Register as a Retailer

Access to our wholesale for resellers. Request your login code here.

Hendrick Avercamp

Sort by:

€19,50
Add to cart
€1,95
Add to cart
€7,95
Add to cart
€4,50
Add to cart
€11,50
Add to cart
€4,75
Add to cart
€22,50
Add to cart
€3,50
Add to cart
€7,25
Add to cart
€4,75
Add to cart
€7,50
Add to cart
€9,50
Add to cart
€2,50
Add to cart
€2,50
Add to cart
€2,75
Add to cart
€4,95
Add to cart
€5,50
Add to cart
€6,95
Add to cart

Hendrick Avercamp (1585 - 1634) is a Dutch painter who mainly painted winter skating scenes.

Avercamp was born in Amsterdam but moved to Kampen with his parents at the age of one. His father was a pharmacist. Avercamp was deaf and dumb. He was nicknamed the Stomme van Kampen. His mother taught him how to write, but he liked drawing better. With this he expressed his feelings.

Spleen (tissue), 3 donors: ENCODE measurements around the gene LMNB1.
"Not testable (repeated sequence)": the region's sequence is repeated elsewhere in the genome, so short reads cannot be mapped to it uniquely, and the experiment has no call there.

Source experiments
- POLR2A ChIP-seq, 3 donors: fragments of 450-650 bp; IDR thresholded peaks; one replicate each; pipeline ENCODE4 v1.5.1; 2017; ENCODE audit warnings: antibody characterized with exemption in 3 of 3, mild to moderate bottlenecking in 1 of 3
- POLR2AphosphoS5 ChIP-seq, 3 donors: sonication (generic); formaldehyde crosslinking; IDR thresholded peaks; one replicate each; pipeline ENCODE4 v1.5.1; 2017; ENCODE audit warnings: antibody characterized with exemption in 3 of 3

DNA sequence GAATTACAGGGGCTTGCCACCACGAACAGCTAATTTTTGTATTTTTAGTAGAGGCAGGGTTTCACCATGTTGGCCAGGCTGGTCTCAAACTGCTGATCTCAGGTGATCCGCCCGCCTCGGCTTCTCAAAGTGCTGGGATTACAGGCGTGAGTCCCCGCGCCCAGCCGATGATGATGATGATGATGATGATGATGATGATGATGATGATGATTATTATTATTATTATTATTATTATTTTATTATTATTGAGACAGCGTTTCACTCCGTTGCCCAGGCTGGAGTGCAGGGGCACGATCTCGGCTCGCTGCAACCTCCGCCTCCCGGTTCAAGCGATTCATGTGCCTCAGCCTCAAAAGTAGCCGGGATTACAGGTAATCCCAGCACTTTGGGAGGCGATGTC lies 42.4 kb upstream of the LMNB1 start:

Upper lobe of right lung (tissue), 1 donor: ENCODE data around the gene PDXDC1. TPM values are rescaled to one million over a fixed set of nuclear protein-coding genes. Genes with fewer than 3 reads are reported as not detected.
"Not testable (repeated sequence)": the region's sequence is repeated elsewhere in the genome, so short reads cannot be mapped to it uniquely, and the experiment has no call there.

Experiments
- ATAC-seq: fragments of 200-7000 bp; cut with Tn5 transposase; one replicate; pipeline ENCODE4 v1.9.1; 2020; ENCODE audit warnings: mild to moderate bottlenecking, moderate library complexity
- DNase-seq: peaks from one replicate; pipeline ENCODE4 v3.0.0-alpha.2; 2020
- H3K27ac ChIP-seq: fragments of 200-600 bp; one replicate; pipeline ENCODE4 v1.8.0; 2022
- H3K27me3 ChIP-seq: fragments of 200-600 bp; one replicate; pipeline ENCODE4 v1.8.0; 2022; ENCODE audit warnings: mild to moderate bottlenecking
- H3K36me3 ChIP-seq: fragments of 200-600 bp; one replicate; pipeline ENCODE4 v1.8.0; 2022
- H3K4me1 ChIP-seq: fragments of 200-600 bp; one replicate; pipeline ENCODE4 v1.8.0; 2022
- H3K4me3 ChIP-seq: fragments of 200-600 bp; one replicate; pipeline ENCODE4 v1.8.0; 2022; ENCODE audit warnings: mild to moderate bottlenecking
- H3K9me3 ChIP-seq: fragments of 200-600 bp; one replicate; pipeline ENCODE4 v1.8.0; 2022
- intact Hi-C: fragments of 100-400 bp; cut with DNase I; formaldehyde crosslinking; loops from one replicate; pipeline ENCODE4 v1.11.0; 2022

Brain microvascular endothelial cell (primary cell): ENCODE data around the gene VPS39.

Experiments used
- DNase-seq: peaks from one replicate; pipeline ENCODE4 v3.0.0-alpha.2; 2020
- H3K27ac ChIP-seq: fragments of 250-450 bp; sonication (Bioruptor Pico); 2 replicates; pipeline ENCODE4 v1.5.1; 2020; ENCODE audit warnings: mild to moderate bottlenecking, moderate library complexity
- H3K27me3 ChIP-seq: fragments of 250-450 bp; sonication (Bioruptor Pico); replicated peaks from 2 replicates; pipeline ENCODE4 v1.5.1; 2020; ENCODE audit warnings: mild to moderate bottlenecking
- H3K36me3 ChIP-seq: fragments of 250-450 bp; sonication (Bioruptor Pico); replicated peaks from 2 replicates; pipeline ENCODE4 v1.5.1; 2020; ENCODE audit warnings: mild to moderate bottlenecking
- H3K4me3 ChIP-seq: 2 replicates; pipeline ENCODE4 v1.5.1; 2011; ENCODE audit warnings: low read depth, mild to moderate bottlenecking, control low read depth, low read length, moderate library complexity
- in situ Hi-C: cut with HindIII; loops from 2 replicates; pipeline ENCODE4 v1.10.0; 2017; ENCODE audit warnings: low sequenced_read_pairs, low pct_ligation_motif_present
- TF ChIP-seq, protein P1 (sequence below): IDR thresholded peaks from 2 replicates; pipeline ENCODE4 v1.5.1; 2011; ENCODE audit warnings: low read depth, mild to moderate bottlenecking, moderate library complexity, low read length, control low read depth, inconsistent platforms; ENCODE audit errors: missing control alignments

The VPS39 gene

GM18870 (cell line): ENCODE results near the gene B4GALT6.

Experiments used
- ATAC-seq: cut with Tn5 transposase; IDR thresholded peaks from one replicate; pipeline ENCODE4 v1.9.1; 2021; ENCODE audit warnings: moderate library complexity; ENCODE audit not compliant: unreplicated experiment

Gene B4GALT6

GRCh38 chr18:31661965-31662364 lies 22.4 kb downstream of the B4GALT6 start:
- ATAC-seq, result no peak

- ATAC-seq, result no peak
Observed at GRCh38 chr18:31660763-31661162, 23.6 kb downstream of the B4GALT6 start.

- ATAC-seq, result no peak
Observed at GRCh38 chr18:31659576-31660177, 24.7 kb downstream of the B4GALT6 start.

When he was 12 years old, Avercamp started drawing lessons from a poor draftsman. When he was 18, Avercamp went to a maternal uncle in Amsterdam. There he was apprenticed to the Danish history painter and portraitist Pieter Isaacsz (1569-1625), among others. In Amsterdam, Avercamp was introduced to the work of Flemish painters, including Pieter Bruegel the Elder. Avercamp focused on painting ice scenes.

Avercamp used the painting technique of the atmospheric perspective in his paintings. Depth is suggested by using dark colors and distant blurring. He also often uses a repoussoir: objects are painted in the painting, such as trees or a boat. This technique enhances the impression of depth in the painting.

Avercamp has also made paintings of cattle and seascapes, but his hobby was the winter landscape.

Avercamp also painted paintings on paper, which, if framed, were an inexpensive alternative to oil paintings. A drawing was first made with pen and ink. It was then covered with a top coat. The contours of the drawing remained intact. With this technique, Avercamp was also able to reproduce the pale winter colors and the nuances of the ice.

Please accept cookies to help us improve this website Is this OK? Yes No More on cookies »
You are using a really old version of
Internet Explorer, click here to upgrade your browser.
x